GAIL’s performance suffered in the December quarter, impacted by lower margins in the petrochemicals, liquefied petroleum gas (LPG) and liquid hydrocarbon segments, beside inventory losses due to the decline in crude oil prices.
There were also the APM gas price increases and Rs 500 crore subsidy payment (on account of the September quarter), which increased costs.
However, there are positives to accrue in the coming days. First, transmission volumes are improving. Also, the subsidy burden is likely to fall or might become nil over a period of time. The rate revision hopes are also rising.
In the near term, though, the petchem and LPG margins might remain subdued. Marketing of the higher priced Ras Gas shipments is also a concern, as spot prices are lower. In this backdrop, analysts, while tweaking their target prices, believe the fall in GAIL’s share price offers a good opportunity for investors to accumulate the stock.
In the petrochemicals segment, GAIL suffered due to over-dependence on high cost LNG. Feedstock prices also remained high, whereas product realisations declined both sequentially and year-on-year. Higher APM prices impacted margins further.
Thus, even as petchem volumes increased marginally on a sequential basis and were flat year-on-year, Ebitda (earnings before interest, taxes, depreciation and amortisation) at Rs 47.7 crore was significantly lower than the Rs 335.6 crore in the previous quarter and Rs 155.2 crore in the year-ago quarter.
LPG & other liquid hydrocarbon sales volumes increased marginally but realisations dropped 45.5% over a year. Hence, the earnings before interest and taxes (Ebit) at Rs 242 crore was down 68% over a year.
With a decline in crude oil prices, marketing margins are estimated to be $ 0.04/mBtu, 89% lower than the year-ago quarter’s $ 0.32/mBtu.
Analysts at Citi observe that though gas trading disappointed, with Ebitda at only Rs 50 crore compared to the Rs 300 crore average over the past few quarters, this was impacted by a Rs 95 crore inventory loss (primarily on spot LNG, where prices dipped sharply in the quarter) and lower trading margins.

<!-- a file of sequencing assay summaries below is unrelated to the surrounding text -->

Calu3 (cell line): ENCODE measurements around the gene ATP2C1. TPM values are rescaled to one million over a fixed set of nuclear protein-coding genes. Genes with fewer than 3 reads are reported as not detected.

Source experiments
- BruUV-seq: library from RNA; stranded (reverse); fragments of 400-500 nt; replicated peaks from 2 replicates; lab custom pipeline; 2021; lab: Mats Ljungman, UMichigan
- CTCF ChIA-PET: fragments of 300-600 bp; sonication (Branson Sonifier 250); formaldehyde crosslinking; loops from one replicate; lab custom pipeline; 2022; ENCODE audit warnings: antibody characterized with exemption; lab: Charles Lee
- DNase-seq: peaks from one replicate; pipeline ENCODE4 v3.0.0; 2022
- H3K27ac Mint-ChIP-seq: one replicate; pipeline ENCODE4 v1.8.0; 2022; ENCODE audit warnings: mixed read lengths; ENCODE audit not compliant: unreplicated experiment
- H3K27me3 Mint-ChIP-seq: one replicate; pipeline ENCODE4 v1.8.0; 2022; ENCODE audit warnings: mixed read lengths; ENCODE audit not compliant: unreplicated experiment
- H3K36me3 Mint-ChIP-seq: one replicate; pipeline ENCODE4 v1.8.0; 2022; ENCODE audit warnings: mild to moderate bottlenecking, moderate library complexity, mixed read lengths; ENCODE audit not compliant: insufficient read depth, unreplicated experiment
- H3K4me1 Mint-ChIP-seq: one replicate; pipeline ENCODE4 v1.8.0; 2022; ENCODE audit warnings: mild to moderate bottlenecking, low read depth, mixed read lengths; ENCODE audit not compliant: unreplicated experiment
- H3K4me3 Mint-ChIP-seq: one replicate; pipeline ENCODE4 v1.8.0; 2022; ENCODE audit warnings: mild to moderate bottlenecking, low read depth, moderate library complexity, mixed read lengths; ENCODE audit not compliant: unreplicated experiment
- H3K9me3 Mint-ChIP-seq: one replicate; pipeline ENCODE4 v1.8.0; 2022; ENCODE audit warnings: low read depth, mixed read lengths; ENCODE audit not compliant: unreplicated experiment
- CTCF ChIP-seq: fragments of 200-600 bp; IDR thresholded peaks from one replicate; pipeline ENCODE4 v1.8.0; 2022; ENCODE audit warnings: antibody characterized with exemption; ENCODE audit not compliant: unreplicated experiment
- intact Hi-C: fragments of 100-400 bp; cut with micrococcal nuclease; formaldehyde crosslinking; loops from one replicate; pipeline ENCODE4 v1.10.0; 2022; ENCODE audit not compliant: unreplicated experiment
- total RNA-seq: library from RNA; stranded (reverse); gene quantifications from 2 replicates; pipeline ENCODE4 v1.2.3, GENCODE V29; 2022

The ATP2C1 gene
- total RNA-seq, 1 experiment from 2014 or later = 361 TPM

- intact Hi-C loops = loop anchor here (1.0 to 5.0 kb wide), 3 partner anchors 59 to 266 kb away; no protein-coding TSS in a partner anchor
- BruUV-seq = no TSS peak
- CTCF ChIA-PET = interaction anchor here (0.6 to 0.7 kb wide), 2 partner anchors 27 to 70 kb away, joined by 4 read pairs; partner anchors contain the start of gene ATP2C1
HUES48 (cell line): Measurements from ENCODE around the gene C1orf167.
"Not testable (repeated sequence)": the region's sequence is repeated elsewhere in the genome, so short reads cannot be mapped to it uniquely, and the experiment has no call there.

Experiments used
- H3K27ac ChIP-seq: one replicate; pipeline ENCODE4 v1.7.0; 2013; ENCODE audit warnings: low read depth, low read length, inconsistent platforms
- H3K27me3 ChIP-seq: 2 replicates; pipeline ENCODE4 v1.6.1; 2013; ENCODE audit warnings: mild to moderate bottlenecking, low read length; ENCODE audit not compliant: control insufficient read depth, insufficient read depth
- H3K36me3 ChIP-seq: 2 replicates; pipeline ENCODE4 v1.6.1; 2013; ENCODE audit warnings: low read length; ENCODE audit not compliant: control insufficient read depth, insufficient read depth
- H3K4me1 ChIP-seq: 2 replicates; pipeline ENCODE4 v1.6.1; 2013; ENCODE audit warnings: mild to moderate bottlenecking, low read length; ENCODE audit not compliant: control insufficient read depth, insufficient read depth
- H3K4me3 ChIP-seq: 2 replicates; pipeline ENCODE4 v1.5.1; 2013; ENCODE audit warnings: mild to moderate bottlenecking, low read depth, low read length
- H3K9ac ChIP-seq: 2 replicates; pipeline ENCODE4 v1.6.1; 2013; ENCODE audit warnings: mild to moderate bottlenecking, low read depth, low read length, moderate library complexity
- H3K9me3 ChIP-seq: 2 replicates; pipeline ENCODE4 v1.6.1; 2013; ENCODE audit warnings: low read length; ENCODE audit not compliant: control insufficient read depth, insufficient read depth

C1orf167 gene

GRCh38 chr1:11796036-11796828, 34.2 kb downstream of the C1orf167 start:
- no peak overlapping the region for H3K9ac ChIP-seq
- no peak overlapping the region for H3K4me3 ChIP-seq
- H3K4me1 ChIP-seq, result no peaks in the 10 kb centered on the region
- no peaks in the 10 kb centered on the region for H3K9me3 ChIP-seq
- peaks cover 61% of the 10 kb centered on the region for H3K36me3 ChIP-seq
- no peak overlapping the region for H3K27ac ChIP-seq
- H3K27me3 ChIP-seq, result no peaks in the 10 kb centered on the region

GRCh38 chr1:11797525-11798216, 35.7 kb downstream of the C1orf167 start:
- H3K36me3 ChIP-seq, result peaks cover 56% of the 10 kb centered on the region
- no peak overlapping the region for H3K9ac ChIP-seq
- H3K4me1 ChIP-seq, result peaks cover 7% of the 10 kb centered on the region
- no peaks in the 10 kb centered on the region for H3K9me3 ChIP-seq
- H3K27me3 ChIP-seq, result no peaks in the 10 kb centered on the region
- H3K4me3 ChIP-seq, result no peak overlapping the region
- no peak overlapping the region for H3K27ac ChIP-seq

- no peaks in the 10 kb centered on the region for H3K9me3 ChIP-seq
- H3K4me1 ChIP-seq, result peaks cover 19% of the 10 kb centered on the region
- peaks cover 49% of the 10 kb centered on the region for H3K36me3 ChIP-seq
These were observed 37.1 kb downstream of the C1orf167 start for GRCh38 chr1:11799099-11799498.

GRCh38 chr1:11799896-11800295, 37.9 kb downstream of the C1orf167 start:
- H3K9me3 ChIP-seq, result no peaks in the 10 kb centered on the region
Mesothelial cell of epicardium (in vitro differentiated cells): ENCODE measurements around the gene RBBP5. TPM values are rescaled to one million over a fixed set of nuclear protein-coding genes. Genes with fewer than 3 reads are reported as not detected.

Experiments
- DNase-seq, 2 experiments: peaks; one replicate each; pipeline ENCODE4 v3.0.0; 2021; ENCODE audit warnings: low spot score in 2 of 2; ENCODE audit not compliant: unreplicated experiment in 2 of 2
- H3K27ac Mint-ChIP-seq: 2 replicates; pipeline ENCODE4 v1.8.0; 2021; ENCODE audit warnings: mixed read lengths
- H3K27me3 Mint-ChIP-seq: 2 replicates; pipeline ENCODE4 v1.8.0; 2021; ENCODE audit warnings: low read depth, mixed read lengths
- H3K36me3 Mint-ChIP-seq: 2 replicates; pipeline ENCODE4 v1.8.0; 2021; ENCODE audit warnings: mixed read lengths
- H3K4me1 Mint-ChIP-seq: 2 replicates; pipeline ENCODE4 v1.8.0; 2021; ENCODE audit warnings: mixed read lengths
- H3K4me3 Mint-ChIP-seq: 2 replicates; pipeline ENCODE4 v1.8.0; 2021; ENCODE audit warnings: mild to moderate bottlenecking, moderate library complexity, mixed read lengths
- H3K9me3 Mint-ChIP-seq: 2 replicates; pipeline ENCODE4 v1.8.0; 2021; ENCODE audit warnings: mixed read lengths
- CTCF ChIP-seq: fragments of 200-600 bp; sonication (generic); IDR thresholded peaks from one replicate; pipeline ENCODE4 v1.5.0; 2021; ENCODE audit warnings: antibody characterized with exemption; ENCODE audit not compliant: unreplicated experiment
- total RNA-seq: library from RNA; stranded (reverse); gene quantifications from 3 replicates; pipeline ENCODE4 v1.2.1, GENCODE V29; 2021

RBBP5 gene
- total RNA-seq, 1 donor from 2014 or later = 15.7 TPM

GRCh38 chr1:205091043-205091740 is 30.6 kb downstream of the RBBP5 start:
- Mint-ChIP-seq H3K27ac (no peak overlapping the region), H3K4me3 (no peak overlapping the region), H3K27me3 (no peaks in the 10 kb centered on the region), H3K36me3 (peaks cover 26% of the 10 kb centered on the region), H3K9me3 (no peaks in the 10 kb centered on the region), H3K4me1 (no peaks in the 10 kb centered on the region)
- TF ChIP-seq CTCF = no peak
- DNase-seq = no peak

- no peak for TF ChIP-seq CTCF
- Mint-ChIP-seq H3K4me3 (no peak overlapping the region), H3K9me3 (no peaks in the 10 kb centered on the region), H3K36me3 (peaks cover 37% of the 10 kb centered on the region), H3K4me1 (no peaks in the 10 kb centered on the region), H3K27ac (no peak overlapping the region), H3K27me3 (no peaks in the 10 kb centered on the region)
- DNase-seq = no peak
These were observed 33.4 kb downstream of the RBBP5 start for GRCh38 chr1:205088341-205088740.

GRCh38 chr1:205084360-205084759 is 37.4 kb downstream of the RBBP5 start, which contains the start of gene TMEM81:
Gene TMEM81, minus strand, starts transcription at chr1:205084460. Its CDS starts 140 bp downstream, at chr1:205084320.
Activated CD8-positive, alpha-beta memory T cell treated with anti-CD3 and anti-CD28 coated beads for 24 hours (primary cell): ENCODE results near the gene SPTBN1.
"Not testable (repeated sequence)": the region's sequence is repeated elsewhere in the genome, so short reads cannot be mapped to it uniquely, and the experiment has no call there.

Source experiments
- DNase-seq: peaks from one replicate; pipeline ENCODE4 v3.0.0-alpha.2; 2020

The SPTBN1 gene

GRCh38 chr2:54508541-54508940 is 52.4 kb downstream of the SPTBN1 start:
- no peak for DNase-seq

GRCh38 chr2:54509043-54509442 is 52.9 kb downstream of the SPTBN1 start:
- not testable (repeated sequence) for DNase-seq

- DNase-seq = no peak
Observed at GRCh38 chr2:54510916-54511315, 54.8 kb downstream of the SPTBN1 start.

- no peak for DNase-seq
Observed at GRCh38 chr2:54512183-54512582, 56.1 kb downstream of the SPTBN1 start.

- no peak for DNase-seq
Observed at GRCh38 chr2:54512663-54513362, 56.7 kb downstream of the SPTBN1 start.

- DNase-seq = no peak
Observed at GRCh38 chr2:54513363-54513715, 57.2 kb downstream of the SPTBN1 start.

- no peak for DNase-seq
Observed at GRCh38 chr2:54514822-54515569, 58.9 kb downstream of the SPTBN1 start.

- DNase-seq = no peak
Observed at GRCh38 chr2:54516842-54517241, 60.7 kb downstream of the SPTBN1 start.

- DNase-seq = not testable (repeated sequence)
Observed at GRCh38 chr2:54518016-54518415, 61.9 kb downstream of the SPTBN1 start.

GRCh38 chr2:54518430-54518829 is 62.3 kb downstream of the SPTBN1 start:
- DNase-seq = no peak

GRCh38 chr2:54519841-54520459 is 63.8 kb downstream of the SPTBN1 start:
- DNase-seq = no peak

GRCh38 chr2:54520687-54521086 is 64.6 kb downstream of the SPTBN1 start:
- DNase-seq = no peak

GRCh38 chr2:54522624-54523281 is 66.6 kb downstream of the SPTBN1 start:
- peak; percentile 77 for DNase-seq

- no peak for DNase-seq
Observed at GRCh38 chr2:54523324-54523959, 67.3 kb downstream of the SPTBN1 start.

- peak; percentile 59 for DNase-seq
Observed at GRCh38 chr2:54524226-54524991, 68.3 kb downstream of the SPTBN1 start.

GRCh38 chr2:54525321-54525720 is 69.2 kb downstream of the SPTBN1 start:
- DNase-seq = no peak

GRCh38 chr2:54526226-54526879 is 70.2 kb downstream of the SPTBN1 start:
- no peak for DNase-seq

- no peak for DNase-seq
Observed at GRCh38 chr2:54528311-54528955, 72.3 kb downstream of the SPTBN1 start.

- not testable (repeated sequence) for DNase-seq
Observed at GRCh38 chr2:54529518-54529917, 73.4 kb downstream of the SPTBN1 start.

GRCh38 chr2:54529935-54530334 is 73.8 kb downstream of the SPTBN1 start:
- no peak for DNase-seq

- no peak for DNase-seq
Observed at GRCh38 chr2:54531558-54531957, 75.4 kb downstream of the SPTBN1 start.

Natural gas transmission, however, saw a much lower fall of 14.6%. Transmission volumes were 94.1 mscmd versus 96 mscmd in the year-ago quarter and 91 mscmd in the September quarter.
On Ras Gas, the management says it is confident of blending it with spot LNG and selling within the customer base, and expects all contracts to be honoured.
The company’s Dabhol power plant is also likely to be operational by February-end, with an LNG requirement of about one million tonnes per annum. GAIL is also likely to see more petchem capacity commissioned by the end of FY15, which will add to volumes.
Adjusting for the negative impact of lower LPG and petchem earnings, as well as factoring in the decline in crude that has resulted in correction in spot LNG prices (making marketing of higher-priced Ras Gas cargo difficult and hurting trading margins), Nitin Tiwari at Religare has changed his target price for GAIL to Rs 565 from the earlier Rs 615.
He, however, expects improvement in natural gas transmission/trading volumes and transmission rates, as well as exemption from subsidy burden, to offset the earnings headwinds.
An upward revision in pipeline transmission rates is anticipated as gas transmission companies are allowed a fixed 12% post-tax return on capital employed, given the recent regulatory rulings in favour of GSPL; GAIL’s transmission matter is pending in the appellate body.
Analysts at Kotak Securities, too, while seeing near-term headwinds for GAIL, believe the medium-term prospects for the company’s utility natural gas business remains intact. They note the possibility of a rise in transmission rates and rising availability of volumes in India, led by an increase in LNG imports.
The consensus target price for the stock, trading at Rs 410, is Rs 423 from analysts polled on Bloomberg after the results.